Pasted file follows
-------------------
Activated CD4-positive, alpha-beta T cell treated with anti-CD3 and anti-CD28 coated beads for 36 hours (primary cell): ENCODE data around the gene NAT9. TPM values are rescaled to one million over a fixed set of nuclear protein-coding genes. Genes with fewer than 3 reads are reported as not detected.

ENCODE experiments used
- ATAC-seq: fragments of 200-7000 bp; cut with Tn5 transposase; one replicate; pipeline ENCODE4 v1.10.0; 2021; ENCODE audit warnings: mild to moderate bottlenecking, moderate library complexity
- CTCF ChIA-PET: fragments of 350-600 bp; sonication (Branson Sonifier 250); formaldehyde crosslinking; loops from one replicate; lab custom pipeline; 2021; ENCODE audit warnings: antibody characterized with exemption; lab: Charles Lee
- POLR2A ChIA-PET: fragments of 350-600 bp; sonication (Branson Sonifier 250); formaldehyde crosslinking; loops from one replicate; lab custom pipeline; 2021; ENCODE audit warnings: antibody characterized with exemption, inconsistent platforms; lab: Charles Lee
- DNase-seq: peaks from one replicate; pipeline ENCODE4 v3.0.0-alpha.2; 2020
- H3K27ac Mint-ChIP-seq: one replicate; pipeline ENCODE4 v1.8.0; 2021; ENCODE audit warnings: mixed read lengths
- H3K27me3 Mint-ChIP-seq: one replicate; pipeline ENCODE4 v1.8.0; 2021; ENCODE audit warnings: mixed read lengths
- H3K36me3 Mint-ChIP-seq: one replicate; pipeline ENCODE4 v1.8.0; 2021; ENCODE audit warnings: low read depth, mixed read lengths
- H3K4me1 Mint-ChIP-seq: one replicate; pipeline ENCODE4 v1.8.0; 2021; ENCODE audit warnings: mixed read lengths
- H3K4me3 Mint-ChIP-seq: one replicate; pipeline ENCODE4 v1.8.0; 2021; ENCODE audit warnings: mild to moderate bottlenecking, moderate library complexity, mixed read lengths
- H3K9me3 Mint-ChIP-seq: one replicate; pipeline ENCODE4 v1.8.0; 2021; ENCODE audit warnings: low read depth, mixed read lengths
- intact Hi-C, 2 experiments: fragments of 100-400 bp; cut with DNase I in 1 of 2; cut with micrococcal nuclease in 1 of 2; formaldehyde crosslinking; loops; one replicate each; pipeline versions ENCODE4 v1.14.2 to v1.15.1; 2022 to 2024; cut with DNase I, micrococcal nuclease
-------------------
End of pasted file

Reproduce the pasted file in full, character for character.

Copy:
Activated CD4-positive, alpha-beta T cell treated with anti-CD3 and anti-CD28 coated beads for 36 hours (primary cell): ENCODE data around the gene NAT9. TPM values are rescaled to one million over a fixed set of nuclear protein-coding genes. Genes with fewer than 3 reads are reported as not detected.

ENCODE experiments used
- ATAC-seq: fragments of 200-7000 bp; cut with Tn5 transposase; one replicate; pipeline ENCODE4 v1.10.0; 2021; ENCODE audit warnings: mild to moderate bottlenecking, moderate library complexity
- CTCF ChIA-PET: fragments of 350-600 bp; sonication (Branson Sonifier 250); formaldehyde crosslinking; loops from one replicate; lab custom pipeline; 2021; ENCODE audit warnings: antibody characterized with exemption; lab: Charles Lee
- POLR2A ChIA-PET: fragments of 350-600 bp; sonication (Branson Sonifier 250); formaldehyde crosslinking; loops from one replicate; lab custom pipeline; 2021; ENCODE audit warnings: antibody characterized with exemption, inconsistent platforms; lab: Charles Lee
- DNase-seq: peaks from one replicate; pipeline ENCODE4 v3.0.0-alpha.2; 2020
- H3K27ac Mint-ChIP-seq: one replicate; pipeline ENCODE4 v1.8.0; 2021; ENCODE audit warnings: mixed read lengths
- H3K27me3 Mint-ChIP-seq: one replicate; pipeline ENCODE4 v1.8.0; 2021; ENCODE audit warnings: mixed read lengths
- H3K36me3 Mint-ChIP-seq: one replicate; pipeline ENCODE4 v1.8.0; 2021; ENCODE audit warnings: low read depth, mixed read lengths
- H3K4me1 Mint-ChIP-seq: one replicate; pipeline ENCODE4 v1.8.0; 2021; ENCODE audit warnings: mixed read lengths
- H3K4me3 Mint-ChIP-seq: one replicate; pipeline ENCODE4 v1.8.0; 2021; ENCODE audit warnings: mild to moderate bottlenecking, moderate library complexity, mixed read lengths
- H3K9me3 Mint-ChIP-seq: one replicate; pipeline ENCODE4 v1.8.0; 2021; ENCODE audit warnings: low read depth, mixed read lengths
- intact Hi-C, 2 experiments: fragments of 100-400 bp; cut with DNase I in 1 of 2; cut with micrococcal nuclease in 1 of 2; formaldehyde crosslinking; loops; one replicate each; pipeline versions ENCODE4 v1.14.2 to v1.15.1; 2022 to 2024; cut with DNase I, micrococcal nuclease